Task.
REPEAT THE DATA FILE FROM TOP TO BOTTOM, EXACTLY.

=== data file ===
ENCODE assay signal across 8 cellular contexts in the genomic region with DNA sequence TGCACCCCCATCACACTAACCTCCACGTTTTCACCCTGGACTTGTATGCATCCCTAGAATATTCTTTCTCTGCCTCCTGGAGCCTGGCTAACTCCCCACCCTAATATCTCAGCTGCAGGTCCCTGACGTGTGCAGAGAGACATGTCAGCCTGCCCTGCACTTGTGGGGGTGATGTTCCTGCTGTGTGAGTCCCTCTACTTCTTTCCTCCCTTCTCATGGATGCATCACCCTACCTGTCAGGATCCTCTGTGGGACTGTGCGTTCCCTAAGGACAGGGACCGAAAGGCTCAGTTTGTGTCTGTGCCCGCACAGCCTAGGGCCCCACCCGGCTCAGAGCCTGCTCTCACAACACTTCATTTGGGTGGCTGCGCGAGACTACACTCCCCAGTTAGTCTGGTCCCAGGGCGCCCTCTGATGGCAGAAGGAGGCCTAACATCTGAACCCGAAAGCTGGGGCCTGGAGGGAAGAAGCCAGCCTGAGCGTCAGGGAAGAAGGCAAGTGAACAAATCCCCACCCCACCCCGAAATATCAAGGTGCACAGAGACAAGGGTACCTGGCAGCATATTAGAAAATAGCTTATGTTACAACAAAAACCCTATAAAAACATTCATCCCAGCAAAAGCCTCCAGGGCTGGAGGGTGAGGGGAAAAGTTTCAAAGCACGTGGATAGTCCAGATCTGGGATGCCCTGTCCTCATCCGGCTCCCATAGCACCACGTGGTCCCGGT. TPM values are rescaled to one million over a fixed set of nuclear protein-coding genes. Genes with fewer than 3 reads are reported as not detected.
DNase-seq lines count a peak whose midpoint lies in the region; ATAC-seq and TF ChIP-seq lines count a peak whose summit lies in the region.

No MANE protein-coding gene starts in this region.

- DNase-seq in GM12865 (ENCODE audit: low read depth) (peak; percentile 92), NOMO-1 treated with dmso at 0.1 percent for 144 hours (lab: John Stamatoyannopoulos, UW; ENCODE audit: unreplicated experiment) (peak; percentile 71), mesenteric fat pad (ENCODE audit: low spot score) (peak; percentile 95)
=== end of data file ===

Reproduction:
ENCODE assay signal across 8 cellular contexts in the genomic region with DNA sequence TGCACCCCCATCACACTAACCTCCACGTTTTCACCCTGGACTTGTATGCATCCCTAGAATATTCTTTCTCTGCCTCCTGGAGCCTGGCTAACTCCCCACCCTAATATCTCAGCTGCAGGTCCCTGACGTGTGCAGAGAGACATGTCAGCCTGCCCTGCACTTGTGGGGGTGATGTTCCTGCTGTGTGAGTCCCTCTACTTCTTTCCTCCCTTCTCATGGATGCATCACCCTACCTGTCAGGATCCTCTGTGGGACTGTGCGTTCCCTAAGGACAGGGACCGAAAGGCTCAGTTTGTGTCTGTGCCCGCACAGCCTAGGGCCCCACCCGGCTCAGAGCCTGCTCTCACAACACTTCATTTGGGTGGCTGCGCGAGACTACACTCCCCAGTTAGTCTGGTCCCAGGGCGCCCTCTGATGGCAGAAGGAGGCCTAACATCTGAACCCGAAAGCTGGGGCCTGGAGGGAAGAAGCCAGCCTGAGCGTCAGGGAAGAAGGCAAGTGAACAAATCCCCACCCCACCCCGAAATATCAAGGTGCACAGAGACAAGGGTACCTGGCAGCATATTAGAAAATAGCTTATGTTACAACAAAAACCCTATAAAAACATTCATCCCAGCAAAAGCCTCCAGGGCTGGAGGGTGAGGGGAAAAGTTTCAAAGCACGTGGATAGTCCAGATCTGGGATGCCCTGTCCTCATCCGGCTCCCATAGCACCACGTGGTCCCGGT. TPM values are rescaled to one million over a fixed set of nuclear protein-coding genes. Genes with fewer than 3 reads are reported as not detected.
DNase-seq lines count a peak whose midpoint lies in the region; ATAC-seq and TF ChIP-seq lines count a peak whose summit lies in the region.

No MANE protein-coding gene starts in this region.

- DNase-seq in GM12865 (ENCODE audit: low read depth) (peak; percentile 92), NOMO-1 treated with dmso at 0.1 percent for 144 hours (lab: John Stamatoyannopoulos, UW; ENCODE audit: unreplicated experiment) (peak; percentile 71), mesenteric fat pad (ENCODE audit: low spot score) (peak; percentile 95)